The University Record, February 07, 2000

Letters

Reader questions ‘selective’ racial identification

Editor’s Note: This letter and the Record’s response are reprinted with the permission of the letter writer.

I am writing to protest the selective use of racial identification in your descriptions of suspects in the “Police Beat” column. Only Black suspects appear to be identified by race; why are the racial identifiers omitted from other descriptions? That kind of selective use of racial identifiers contributes to stereotypical images of who commits crimes.

Eleanor Singer, senior research scientist, Survey Research Center

Dear Eleanor:

Thank you for your message concerning the use of racial identification in the “Police Beat” column.

It is the Record’s policy to identify an individual by race only when it is relevant. We do use racial identification, if it has been provided, when reporting on crimes in which the perpetrator has not been apprehended.

We try to provide as much physical description of the perpetrator as we can—gender, height, weight, race, clothing and any other identifiable features—to allow members of the community to protect themselves and to enable them to provide information that will help police identify suspects.

In the Jan. 17 “Police Beat,” we carried articles on three robberies in which the suspects are still at large. The race of the perpetrator is unknown for two of the incidents—the Dec. 7 robbery and stabbing near the Michigan League and the Nov. 7 robbery near Martha Cook. The victim in the third incident—the Dec. 2 robbery near Palmer Drive—was able to provide racial information, and we included it with the other physical description information.


Diversity important component of quality education

When asked by a congressman with purse strings whether his research on the fundamental particles of nature would help to defend this country, Robert Wilson boldly replied: No, but it will help make this country worth defending. (Wilson, one of America’s most outstanding physicists and a lab director, died two weeks ago, and the obituary reminded me of that event.)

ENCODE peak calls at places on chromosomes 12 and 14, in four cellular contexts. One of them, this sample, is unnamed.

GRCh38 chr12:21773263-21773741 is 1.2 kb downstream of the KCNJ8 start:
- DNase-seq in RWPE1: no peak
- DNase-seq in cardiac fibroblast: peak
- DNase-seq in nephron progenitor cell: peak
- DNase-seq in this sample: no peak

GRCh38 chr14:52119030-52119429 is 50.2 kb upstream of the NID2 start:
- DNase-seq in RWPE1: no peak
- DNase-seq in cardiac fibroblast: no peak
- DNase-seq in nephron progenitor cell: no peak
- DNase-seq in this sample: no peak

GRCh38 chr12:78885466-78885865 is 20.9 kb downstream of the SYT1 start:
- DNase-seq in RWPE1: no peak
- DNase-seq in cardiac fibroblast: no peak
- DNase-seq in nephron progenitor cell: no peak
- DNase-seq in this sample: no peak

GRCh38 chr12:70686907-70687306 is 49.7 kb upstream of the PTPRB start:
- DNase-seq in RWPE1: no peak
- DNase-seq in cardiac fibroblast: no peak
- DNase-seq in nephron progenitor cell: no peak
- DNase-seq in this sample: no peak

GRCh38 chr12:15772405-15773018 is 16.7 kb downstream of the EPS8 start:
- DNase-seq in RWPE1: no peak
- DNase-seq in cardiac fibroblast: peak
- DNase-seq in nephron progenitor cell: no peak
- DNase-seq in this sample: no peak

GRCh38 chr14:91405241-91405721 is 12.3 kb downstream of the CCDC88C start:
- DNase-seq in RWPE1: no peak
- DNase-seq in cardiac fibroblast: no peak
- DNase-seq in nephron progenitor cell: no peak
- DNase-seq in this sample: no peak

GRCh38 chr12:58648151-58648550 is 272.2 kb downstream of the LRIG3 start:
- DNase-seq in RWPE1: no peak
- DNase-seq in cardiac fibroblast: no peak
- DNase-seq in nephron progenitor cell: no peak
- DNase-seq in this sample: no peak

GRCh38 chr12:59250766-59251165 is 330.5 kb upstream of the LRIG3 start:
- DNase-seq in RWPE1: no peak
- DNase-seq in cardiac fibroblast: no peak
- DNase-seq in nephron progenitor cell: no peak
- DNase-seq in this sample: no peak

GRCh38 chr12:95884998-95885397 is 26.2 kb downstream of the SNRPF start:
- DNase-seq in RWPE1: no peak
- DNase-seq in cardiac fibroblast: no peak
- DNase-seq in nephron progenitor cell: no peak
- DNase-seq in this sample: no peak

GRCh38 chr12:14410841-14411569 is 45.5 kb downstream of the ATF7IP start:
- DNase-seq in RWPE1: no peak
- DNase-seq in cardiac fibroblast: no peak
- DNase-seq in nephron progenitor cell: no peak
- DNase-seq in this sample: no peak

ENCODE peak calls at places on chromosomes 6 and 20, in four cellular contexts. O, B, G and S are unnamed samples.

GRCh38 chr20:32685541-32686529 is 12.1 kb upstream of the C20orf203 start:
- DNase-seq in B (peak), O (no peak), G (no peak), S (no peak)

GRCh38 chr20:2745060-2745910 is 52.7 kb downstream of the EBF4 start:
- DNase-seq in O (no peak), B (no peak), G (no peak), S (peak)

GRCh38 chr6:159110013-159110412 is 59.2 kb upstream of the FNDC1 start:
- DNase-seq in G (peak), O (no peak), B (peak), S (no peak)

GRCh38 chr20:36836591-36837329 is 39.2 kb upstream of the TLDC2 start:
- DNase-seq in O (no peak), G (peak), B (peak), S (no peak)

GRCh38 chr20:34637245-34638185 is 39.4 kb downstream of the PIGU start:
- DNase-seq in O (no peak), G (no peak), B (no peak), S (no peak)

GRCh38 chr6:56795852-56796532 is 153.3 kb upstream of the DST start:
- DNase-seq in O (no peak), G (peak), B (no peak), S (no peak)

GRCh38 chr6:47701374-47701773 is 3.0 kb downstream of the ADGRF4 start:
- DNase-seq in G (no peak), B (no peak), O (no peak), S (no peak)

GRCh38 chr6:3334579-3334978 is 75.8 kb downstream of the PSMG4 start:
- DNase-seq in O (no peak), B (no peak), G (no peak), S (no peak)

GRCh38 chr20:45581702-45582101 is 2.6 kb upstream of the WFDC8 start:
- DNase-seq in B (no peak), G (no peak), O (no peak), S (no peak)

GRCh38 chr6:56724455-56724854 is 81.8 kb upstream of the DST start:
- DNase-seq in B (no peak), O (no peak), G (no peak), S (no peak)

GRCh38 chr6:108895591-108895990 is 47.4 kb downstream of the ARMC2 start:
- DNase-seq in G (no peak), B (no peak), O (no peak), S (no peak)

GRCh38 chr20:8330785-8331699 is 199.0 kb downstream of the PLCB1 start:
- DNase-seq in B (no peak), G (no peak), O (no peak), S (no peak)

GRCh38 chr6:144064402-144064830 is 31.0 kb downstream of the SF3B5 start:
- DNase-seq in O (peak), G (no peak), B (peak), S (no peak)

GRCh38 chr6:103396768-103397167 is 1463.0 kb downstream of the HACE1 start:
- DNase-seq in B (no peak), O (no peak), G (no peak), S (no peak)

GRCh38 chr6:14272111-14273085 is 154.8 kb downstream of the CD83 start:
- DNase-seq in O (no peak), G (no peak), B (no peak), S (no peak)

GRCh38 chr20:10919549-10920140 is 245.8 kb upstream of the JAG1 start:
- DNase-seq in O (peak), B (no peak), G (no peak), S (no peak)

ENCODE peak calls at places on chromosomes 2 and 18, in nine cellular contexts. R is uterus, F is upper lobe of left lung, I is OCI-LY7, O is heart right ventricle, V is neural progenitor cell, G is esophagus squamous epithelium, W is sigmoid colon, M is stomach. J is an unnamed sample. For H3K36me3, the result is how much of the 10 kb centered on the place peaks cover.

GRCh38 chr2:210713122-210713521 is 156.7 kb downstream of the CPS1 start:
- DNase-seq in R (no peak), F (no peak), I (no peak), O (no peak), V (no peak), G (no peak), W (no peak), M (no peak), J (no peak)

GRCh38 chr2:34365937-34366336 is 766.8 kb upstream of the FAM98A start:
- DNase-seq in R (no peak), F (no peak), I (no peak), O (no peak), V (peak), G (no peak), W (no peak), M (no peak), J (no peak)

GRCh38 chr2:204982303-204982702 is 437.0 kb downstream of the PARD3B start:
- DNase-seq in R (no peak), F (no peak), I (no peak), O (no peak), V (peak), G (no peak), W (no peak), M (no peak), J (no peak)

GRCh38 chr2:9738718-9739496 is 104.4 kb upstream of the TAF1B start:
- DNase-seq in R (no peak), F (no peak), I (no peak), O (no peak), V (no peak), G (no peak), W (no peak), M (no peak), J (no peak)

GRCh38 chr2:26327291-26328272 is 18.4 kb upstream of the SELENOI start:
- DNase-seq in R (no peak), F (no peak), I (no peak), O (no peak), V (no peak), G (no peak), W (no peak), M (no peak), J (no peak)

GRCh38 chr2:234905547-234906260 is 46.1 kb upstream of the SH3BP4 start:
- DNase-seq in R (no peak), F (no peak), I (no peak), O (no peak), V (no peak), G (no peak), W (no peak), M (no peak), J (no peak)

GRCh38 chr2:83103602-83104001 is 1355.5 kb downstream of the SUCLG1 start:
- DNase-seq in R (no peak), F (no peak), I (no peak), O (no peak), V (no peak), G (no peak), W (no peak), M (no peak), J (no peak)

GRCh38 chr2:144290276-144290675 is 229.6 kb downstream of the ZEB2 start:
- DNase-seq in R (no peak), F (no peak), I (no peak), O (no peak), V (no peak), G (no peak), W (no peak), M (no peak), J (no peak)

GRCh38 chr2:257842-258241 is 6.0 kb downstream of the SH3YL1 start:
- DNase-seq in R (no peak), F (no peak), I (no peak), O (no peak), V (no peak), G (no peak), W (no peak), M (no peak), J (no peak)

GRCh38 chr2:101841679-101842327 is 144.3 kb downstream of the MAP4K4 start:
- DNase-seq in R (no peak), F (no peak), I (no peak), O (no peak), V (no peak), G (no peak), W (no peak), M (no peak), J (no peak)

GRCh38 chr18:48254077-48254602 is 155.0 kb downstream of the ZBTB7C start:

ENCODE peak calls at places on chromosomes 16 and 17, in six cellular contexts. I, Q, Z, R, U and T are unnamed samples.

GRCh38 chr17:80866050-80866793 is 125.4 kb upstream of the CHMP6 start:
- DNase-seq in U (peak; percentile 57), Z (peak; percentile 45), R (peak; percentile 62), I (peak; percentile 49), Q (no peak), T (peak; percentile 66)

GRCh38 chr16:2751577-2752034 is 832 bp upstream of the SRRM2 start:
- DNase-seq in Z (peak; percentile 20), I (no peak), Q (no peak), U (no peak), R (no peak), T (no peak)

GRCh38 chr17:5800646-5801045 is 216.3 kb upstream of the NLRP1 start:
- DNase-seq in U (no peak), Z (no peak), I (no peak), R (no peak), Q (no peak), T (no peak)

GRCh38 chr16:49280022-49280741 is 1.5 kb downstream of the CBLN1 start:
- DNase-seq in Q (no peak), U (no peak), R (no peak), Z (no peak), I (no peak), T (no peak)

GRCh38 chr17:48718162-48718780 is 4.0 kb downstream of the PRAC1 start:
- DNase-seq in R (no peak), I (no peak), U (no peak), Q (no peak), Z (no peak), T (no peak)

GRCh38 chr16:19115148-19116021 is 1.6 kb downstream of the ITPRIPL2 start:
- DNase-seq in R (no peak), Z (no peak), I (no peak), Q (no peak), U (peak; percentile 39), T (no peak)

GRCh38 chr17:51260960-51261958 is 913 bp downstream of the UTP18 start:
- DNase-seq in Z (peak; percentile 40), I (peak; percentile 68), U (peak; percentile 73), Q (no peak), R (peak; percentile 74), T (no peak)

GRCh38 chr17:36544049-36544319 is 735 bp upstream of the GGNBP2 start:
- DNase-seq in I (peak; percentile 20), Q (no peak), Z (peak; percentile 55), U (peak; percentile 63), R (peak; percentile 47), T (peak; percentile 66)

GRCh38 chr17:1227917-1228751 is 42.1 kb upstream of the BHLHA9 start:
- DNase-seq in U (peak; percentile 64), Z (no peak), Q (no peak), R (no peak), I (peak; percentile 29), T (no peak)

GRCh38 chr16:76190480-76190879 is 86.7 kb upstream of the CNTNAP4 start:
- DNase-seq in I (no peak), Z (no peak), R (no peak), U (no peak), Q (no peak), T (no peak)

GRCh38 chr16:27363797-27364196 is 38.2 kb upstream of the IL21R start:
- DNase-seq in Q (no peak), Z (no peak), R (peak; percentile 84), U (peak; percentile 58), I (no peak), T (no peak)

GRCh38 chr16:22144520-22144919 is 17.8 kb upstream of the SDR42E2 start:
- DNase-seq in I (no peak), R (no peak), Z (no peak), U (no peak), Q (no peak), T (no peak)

Wilson’s statement suggested how I could explain my feelings about affirmative action at the University of Michigan. Is admission to this University worth struggling over? No, not unless we work hard to maintain and improve the quality of education. And that quality rests in part on the diversity of the students and faculty with whom a student will interact.

I experienced the benefits of diversity when I taught physics using the “Keller” plan, in which students who did well in the course the year before act as tutors. The students and tutors in this pre-engineering course are a strikingly diverse group. Many come, or have families who recently came, from all over the world; the families of others came, generations back, from Africa. There are many women. (This diversity is aided by the engineering school’s strong effort at recruitment.) Tutors of all backgrounds are successfully helping others with their physics. In one of my classes, for example, one successful tutor was a Muslim woman wearing her scarf; another was a Black woman. I saw that such experiences had a strong positive effect on the students’ educational experience.

Quality of education is not a simple nor a static concept. And improving it is a continuing struggle. Those who seek to simplify and narrow the criteria for admission to Michigan, and thus to narrow the backgrounds of the student body, advocate a retreat in that struggle. They do the University and its students a serious disservice.

Marc Ross, professor of physics